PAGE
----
Integrating Money Advice within Primary Care

Glasgow City Health and Social Care Partnership

What was the challenge?

"The average household debt in Scotland is just under £13,000 and people are experiencing rapid declines in their budget surplus with as little as £7 left over after monthly bills and debts are paid." 

Step Change

GP practices in the East of Glasgow cover some of the most deprived communities in Scotland. Fuel poverty, occupying a damp home, welfare reform, and the stress of being unable to pay bills are just some of the issues surrounding poverty and household debt. This affects the physical and mental health and wellbeing of people and communities across Scotland, and in turn has an impact on how GP practices deliver their services.

A universal money advice referral pathway has been in place for several years, and while GP’s do seem to recognise the importance of their patients accessing quality advice, data demonstrates they seldom use it.

What was the approach?

“Whilst there will always be practitioners who do not view referral to advice agencies as part of a treatment option, we anticipated that evidence of the effectiveness of this work, coupled with peer influences, would persuade colleagues to adopt the model.” 

Integrating advice services into GP practices has been well established in Scotland and a recent project in Glasgow, co-locating money advice workers in two GP practices produced positive outcomes.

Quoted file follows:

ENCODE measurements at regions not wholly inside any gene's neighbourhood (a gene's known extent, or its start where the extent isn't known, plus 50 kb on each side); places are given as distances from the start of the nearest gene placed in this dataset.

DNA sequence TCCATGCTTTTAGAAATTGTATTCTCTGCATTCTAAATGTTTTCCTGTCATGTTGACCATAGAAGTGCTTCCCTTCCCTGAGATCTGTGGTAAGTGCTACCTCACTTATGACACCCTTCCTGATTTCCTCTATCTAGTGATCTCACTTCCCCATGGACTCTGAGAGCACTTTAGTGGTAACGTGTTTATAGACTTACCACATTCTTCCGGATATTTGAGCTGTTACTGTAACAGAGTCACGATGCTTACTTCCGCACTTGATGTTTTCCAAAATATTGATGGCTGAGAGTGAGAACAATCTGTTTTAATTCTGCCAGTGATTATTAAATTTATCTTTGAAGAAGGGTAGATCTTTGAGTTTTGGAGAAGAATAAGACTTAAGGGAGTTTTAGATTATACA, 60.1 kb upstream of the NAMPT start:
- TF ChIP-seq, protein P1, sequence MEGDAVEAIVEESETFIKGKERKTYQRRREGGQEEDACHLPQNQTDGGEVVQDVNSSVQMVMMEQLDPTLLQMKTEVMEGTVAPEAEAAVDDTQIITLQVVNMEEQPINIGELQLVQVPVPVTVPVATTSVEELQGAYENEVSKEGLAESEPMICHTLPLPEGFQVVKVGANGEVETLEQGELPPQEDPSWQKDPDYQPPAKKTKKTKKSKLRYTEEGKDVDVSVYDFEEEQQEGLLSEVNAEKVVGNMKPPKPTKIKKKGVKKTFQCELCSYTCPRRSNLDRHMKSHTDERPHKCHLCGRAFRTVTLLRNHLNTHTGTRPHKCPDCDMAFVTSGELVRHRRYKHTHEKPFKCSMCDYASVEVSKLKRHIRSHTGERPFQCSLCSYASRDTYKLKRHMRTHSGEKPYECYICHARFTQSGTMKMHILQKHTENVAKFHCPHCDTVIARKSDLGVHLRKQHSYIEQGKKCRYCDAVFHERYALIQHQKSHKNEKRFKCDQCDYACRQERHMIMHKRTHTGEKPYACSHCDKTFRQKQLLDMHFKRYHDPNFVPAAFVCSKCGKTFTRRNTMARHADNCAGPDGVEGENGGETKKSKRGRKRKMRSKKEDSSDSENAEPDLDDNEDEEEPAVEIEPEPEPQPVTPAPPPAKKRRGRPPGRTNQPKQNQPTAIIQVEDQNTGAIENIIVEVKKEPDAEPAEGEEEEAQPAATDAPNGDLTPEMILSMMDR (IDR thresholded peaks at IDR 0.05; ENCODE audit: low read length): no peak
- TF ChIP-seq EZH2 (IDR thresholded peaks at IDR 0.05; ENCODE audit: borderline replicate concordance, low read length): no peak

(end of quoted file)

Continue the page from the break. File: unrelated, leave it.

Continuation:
A grant from the ihub’s Improvement Fund allowed expansion to nine locations, supporting individual money and debt issues in those local communities, while building on learning and testing the model on a larger scale.

The new model of GP clusters supports the aspiration that practices will function with wider multi-disciplinary support. By embedding a Money Advice worker in each GP practice for a half day a week, with referrals from the practice team, they hoped to tackle health inequalities and alleviate some of the health knock-on effects.

When the need for money advice is identified with the patient, and permission given, they are referred to the advice provider (GEMAP) who triage their concerns and arrange appointments as required. The money advice worker undertakes an assessment, and supports any necessary interventions, such as benefit applications, income maximisation, and debt advice. Follow up appointments or referrals to other services are made as required.

What was the impact?

There were a total of 665 referrals, of which 451 engaged with advice services. Over a quarter of these received onward referrals to other agencies and services – the most frequent reasons being homelessness and housing issues, followed by mental health support.

Working age adults made up the bulk of the client group, the majority with a income of less than £10,000. The largest group in terms of referrals were unfit for work. Lone parents accounted for 16.5% of clients. The high numbers of those surveyed stating they had not accessed the advice agency before suggests a potentially high level of unmet need. Accessing money advice through the GP practice was seen to reduce stigma and promoted uptake due to the discreet setting.